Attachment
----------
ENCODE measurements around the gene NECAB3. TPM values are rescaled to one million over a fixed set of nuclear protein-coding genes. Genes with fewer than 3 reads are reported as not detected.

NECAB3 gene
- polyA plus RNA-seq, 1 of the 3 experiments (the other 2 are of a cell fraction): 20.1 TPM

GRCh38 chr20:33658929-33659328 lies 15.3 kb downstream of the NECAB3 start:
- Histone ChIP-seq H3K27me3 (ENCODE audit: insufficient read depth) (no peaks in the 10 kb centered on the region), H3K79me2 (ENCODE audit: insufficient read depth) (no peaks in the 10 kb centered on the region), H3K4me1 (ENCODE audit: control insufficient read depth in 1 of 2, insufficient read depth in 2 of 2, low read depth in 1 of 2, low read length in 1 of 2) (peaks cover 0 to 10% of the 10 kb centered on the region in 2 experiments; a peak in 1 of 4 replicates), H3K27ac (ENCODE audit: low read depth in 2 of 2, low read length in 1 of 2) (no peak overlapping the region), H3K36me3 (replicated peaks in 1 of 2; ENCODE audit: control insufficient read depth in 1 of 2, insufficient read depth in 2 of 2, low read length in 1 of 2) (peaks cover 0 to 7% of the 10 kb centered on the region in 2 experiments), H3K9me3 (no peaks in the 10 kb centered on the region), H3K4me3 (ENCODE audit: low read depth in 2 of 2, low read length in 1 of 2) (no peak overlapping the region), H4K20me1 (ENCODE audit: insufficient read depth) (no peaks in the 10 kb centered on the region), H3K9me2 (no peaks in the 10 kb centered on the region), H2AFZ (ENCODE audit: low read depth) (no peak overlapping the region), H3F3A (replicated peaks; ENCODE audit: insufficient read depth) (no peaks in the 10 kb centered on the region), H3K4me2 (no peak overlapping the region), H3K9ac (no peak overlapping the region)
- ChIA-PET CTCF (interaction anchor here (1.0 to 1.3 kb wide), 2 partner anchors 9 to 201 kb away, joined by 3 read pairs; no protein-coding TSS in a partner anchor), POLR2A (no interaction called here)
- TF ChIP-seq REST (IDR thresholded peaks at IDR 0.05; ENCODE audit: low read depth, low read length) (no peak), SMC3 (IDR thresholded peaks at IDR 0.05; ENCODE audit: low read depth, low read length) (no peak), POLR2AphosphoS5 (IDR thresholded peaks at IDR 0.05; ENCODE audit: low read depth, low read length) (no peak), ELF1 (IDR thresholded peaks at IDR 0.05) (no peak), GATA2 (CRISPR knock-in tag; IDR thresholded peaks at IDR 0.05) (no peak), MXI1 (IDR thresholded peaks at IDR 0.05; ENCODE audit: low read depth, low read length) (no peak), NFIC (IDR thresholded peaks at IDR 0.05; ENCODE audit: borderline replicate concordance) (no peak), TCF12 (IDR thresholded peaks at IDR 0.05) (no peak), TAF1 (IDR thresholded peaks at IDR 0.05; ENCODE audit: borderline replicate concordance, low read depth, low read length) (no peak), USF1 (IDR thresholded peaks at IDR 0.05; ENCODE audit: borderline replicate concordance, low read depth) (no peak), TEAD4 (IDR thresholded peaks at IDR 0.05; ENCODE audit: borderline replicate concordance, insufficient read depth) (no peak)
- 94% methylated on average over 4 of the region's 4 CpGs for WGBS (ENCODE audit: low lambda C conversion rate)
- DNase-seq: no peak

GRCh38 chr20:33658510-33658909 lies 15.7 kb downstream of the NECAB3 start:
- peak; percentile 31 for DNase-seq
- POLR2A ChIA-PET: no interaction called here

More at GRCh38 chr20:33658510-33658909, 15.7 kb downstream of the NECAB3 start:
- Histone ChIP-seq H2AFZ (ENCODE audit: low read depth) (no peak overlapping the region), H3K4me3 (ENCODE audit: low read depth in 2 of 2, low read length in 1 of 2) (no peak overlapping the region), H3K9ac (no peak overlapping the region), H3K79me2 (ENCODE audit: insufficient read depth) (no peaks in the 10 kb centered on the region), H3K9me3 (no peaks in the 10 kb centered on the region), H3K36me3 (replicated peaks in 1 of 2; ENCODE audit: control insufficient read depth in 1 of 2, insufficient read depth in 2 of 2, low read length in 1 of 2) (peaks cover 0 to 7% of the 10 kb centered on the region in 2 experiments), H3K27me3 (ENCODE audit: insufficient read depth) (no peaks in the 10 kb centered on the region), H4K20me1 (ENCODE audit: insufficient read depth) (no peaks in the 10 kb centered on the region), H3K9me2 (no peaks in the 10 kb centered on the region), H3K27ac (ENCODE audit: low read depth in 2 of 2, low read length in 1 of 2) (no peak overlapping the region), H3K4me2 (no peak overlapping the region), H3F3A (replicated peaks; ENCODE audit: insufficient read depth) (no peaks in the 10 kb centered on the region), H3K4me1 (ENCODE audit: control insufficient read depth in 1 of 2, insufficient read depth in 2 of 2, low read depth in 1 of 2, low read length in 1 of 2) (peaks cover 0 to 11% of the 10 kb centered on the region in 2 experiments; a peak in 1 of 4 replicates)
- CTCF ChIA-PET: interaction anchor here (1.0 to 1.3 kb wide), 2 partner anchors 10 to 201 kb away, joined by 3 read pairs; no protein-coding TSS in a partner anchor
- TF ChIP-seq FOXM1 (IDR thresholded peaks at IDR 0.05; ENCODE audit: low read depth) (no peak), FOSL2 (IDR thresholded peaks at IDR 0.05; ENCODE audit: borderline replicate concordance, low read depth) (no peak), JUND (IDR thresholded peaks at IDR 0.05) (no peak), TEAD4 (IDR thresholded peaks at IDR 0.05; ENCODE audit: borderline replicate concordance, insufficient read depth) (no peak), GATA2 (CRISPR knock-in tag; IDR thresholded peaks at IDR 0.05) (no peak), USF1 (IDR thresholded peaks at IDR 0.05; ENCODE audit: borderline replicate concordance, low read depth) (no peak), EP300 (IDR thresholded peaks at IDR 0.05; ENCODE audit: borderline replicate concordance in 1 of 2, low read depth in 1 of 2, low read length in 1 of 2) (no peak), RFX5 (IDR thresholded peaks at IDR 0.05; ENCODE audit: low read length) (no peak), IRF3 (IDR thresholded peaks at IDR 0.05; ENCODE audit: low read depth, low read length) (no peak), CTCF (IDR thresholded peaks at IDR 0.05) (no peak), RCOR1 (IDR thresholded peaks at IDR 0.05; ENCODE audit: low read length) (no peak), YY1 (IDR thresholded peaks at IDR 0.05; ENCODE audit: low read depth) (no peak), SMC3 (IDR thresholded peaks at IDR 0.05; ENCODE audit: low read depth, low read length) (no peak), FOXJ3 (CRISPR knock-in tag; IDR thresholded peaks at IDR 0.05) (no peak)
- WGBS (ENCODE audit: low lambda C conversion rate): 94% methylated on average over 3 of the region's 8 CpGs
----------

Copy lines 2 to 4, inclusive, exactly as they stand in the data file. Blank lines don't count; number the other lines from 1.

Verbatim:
NECAB3 gene
- polyA plus RNA-seq, 1 of the 3 experiments (the other 2 are of a cell fraction): 20.1 TPM

GRCh38 chr20:33658929-33659328 lies 15.3 kb downstream of the NECAB3 start: